New debt collection rules have been proposed by the Consumer Financial Protection Bureau (the CFPB), which is the governmental agency in charge of making these rules after the enactment of the Dodd-Frank Wall Street Reform and Consumer Protection Act in 2010. If enacted, these rules would result in much needed changes to the debt collection industry, and possibly help people avoid debt relief through bankruptcy.
For example, debt buyers/collectors would: have to demonstrate they verified the debt before starting collection action; include more information about the debt in the initial communications to better able the debtor to identify the debt; limit excessive communications; and have to stop debt collection efforts if there is insufficient documentation to support the debt.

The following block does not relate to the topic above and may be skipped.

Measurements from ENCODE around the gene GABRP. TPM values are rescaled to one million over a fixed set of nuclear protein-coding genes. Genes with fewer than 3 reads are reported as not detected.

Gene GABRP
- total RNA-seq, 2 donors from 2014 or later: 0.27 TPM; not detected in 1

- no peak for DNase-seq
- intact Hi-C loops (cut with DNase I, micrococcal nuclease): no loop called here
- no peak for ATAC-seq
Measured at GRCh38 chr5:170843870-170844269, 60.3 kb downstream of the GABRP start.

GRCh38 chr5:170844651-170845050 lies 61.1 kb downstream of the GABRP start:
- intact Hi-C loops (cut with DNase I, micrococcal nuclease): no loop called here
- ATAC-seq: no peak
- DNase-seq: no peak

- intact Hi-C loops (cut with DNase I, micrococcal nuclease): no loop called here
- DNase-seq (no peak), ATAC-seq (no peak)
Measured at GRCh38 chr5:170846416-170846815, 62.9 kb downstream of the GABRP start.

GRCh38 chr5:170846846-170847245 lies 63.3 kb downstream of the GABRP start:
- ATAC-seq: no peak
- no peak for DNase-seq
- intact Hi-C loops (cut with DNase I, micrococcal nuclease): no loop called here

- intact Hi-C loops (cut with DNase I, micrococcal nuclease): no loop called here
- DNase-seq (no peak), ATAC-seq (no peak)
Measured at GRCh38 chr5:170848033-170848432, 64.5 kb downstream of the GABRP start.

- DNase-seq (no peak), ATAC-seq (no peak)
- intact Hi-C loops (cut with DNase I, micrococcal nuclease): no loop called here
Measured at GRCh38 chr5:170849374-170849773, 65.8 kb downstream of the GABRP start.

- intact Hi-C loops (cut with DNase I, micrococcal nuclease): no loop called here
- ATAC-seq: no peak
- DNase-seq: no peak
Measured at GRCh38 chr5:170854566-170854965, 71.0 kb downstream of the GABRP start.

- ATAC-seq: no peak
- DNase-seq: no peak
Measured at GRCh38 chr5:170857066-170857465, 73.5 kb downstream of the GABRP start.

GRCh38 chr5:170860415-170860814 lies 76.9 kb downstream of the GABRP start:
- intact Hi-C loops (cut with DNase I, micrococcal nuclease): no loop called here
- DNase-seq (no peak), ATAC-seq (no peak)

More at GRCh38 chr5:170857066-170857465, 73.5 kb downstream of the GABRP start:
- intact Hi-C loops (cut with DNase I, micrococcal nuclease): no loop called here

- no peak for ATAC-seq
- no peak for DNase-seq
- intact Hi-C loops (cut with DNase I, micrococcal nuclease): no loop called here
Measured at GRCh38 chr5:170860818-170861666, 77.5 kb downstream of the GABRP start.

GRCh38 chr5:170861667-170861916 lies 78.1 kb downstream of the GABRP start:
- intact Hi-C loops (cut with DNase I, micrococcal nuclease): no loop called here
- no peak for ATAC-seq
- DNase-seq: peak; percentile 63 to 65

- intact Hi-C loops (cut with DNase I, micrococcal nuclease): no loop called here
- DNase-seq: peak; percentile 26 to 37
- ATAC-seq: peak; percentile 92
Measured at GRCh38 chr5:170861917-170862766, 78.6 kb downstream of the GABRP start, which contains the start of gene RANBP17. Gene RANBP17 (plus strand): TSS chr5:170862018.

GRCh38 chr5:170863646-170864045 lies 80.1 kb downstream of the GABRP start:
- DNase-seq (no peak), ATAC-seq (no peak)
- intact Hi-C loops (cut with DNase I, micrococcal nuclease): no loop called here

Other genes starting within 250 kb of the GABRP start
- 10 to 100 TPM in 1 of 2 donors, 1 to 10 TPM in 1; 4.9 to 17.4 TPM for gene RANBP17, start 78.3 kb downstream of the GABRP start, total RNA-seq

The debt collection industry has exploded (for a humorous, but sobering look at how the industry works check out John Oliver's piece from his HBO program), and often times the legal formalities are sidelined in favor of expediency in the court process. An untold number of debts are alleged without any documentation to support the balance or even without a contract, and some debts are sold and collected without any demonstration that the legal requirements of "ownership" of the debt are satisfied. It often becomes more cost effective to simply file for debt relief through bankruptcy than to pay to fight these debts...hopefully these rules will start to level the playing field.
If you are harrassed by a debt collector seeking to collect a debt that does not appear to be valid, or if a debt collector does not comply with the law, you are encouraged to file a consumer complaint with the Consumer Financial Protection Bureau. These proposed rules are a direct result of thousands of consumer complaints, which means these problems are pervasive in the debt collection industry